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Pediatr Clin North Am. 2015 Feb;62(1):201-23. doi: 10.1016/j.pcl.2014.09.014.

Retinoblastoma.

Author information

1
Department of Pediatric Oncology, Dana-Farber/Boston Children's Cancer and Blood Disorders Center, Harvard Medical School, 450 Brookline Avenue, D3-133, Boston, MA 02215, USA. Electronic address: carlos_rodriguez-galindo@dfci.harvard.edu.
2
Department of Radiology, Boston Children's Hospital, Harvard Medical School, 300 Longwood Avenue, Boston, MA 02215, USA.
3
Department of Ophthalmology, Boston Children's Hospital, Harvard Medical School, 300 Longwood Avenue, Boston, MA 02215, USA.

Abstract

Retinoblastoma is the most common neoplasm of the eye in childhood, and represents 3% of all childhood malignancies. Retinoblastoma is a cancer of the very young; two-thirds are diagnosed before 2 years of age and 95% before 5 years. Retinoblastoma presents in 2 distinct clinical forms: (1) a bilateral or multifocal, heritable form (25% of all cases), characterized by the presence of germline mutations of the RB1 gene; and (2) a unilateral or unifocal form (75% of all cases), 90% of which are nonhereditary. The treatment of retinoblastoma is multidisciplinary and is designed primarily to save life and preserve vision.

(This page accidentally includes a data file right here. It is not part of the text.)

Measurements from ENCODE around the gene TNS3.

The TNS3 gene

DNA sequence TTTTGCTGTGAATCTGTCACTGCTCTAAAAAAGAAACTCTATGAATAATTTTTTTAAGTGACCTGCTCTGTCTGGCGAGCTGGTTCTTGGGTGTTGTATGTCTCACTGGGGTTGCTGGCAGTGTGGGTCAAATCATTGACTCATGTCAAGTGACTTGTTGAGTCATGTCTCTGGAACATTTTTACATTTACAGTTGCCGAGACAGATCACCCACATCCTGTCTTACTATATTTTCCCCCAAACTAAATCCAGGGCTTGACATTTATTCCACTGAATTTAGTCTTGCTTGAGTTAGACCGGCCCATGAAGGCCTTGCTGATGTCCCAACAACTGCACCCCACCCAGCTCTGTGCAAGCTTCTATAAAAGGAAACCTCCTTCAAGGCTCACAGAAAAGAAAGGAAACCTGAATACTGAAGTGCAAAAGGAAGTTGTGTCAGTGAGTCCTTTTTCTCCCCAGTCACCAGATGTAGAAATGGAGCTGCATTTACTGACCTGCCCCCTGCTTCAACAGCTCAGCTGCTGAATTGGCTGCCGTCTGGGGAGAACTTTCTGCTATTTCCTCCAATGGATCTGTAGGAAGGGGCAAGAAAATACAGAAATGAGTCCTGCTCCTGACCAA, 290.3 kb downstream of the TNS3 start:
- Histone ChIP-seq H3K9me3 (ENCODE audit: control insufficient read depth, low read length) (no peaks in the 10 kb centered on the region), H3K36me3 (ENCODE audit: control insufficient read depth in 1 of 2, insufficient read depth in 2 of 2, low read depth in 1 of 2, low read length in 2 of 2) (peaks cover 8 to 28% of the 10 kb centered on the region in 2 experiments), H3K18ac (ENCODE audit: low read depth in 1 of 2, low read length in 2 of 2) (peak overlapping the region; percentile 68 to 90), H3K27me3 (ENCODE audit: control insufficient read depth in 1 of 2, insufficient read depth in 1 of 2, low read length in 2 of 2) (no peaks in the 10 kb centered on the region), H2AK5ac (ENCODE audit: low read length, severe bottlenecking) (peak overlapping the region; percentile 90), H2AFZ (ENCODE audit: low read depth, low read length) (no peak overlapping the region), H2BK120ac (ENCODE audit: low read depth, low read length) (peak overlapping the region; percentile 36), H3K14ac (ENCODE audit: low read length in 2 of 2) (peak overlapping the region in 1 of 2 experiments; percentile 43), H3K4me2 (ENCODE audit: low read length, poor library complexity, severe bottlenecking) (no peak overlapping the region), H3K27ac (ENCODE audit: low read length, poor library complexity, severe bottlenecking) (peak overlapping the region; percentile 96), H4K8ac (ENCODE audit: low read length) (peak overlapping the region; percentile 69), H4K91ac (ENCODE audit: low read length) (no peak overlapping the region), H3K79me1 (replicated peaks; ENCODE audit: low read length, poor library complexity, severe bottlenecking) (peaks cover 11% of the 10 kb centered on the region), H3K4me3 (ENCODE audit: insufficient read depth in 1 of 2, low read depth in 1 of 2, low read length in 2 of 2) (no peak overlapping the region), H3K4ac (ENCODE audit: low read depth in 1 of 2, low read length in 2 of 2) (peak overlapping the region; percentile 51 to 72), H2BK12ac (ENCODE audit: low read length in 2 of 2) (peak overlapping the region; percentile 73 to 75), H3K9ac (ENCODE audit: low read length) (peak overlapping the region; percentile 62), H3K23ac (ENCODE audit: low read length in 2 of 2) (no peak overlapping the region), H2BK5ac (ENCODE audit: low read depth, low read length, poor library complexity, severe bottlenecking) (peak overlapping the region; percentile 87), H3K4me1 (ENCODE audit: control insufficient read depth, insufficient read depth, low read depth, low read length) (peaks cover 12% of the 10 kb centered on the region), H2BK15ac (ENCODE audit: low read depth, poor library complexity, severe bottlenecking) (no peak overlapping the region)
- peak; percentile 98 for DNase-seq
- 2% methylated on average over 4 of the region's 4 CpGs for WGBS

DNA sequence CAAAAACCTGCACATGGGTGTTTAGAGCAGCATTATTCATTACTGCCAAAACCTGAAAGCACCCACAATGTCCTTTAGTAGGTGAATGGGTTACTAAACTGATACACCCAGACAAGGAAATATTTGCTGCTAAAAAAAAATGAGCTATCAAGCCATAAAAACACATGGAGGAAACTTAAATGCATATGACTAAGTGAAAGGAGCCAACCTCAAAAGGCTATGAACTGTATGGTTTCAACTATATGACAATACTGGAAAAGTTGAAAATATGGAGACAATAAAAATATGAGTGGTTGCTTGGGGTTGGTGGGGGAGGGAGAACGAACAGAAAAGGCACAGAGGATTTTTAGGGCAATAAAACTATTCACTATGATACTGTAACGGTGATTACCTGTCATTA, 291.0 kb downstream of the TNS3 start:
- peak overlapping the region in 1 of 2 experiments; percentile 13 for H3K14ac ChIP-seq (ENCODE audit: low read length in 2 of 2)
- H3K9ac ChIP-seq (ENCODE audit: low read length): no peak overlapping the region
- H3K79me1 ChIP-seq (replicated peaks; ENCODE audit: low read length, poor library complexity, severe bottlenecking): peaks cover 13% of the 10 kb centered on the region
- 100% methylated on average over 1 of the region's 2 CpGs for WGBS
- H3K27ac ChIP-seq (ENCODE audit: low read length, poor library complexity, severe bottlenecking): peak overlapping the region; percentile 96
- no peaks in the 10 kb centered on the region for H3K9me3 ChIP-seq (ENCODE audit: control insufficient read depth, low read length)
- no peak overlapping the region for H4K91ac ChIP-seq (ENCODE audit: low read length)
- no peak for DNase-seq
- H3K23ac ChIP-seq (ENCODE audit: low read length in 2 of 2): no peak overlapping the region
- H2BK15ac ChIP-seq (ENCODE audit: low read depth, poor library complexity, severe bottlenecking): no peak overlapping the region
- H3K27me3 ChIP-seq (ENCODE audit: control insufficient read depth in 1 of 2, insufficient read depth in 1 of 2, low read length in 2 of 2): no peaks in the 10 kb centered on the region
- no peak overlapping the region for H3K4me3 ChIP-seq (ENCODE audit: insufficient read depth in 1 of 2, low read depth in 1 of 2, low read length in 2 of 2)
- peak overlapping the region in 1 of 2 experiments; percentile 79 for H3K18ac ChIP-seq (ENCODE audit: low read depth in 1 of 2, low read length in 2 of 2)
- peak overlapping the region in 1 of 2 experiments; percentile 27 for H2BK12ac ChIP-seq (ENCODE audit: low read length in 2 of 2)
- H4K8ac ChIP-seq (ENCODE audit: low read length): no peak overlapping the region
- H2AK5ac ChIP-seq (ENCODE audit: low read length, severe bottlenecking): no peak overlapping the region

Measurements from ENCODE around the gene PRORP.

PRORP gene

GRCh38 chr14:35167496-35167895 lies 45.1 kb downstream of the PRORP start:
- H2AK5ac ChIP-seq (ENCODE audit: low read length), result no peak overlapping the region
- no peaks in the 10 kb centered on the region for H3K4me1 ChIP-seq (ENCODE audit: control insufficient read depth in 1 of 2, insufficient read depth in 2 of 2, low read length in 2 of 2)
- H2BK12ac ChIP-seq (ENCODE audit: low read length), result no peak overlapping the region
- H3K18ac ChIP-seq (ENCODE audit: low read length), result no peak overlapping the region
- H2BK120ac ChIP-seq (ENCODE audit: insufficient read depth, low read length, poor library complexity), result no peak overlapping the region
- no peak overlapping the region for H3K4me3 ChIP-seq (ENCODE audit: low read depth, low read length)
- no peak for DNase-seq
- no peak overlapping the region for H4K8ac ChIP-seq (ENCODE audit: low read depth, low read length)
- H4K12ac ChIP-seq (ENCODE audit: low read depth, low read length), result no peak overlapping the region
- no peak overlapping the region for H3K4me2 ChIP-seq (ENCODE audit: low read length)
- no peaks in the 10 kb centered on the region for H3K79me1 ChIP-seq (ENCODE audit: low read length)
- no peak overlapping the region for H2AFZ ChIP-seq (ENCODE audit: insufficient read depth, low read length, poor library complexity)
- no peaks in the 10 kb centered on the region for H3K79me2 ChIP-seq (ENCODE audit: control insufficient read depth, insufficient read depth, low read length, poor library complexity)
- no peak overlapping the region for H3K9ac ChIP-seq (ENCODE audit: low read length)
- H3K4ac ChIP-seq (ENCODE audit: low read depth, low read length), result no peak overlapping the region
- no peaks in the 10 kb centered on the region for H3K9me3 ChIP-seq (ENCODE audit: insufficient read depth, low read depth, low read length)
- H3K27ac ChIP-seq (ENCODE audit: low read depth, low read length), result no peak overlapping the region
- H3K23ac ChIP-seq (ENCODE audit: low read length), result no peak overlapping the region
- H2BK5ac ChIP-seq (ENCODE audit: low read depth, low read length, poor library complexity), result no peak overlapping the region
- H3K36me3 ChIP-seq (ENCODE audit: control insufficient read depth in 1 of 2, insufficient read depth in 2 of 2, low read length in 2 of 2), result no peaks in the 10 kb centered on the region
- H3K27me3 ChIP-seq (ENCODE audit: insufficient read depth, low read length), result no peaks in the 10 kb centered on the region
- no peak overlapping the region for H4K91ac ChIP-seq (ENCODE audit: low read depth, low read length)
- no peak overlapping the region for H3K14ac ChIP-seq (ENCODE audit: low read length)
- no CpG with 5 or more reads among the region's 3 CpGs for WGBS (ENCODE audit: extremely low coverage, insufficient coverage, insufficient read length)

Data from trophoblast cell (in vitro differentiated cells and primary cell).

KEYWORDS:

Chemotherapy; Germline mutation; Retinoblastoma; Second malignant neoplasms

PMID:
25435120
DOI:
10.1016/j.pcl.2014.09.014
[Indexed for MEDLINE]

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